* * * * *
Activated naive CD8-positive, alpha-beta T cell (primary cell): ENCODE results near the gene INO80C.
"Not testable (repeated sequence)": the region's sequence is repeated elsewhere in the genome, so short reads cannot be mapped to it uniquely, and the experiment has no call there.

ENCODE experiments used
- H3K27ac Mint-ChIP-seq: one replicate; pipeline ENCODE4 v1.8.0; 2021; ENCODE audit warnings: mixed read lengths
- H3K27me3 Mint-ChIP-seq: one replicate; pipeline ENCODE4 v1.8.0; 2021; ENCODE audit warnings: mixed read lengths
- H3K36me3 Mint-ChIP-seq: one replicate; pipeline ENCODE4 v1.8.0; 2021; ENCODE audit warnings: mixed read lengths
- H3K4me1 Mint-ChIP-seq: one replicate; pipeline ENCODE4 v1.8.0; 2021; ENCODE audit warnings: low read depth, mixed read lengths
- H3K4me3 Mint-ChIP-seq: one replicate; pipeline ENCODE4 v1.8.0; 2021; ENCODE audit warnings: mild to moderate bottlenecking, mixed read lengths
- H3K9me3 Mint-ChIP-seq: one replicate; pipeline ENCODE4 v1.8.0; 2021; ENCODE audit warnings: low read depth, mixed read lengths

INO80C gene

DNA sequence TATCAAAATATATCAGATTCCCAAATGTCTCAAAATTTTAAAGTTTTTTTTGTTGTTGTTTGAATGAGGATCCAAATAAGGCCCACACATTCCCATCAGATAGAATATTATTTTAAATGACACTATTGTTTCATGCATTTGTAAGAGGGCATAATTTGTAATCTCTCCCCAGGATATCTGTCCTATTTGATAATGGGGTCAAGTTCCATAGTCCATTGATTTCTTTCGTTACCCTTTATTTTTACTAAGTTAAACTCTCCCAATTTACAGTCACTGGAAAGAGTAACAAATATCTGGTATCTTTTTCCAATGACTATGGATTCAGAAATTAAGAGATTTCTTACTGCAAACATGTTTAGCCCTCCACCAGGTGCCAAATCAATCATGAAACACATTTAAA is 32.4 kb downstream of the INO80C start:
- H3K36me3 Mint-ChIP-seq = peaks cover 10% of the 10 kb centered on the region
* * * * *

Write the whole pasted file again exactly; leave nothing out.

Activated naive CD8-positive, alpha-beta T cell (primary cell): ENCODE results near the gene INO80C.
"Not testable (repeated sequence)": the region's sequence is repeated elsewhere in the genome, so short reads cannot be mapped to it uniquely, and the experiment has no call there.

ENCODE experiments used
- H3K27ac Mint-ChIP-seq: one replicate; pipeline ENCODE4 v1.8.0; 2021; ENCODE audit warnings: mixed read lengths
- H3K27me3 Mint-ChIP-seq: one replicate; pipeline ENCODE4 v1.8.0; 2021; ENCODE audit warnings: mixed read lengths
- H3K36me3 Mint-ChIP-seq: one replicate; pipeline ENCODE4 v1.8.0; 2021; ENCODE audit warnings: mixed read lengths
- H3K4me1 Mint-ChIP-seq: one replicate; pipeline ENCODE4 v1.8.0; 2021; ENCODE audit warnings: low read depth, mixed read lengths
- H3K4me3 Mint-ChIP-seq: one replicate; pipeline ENCODE4 v1.8.0; 2021; ENCODE audit warnings: mild to moderate bottlenecking, mixed read lengths
- H3K9me3 Mint-ChIP-seq: one replicate; pipeline ENCODE4 v1.8.0; 2021; ENCODE audit warnings: low read depth, mixed read lengths

INO80C gene

DNA sequence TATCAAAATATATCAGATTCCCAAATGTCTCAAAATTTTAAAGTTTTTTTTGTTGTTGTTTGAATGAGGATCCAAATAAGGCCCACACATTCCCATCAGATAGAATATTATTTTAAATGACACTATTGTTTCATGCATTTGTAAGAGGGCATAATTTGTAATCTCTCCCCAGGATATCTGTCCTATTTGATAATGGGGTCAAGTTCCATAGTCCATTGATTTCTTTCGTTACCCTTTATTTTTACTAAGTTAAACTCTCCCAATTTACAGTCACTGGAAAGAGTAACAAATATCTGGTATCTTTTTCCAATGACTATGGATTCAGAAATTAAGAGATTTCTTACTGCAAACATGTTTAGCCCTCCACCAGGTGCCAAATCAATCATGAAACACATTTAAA is 32.4 kb downstream of the INO80C start:
- H3K36me3 Mint-ChIP-seq = peaks cover 10% of the 10 kb centered on the region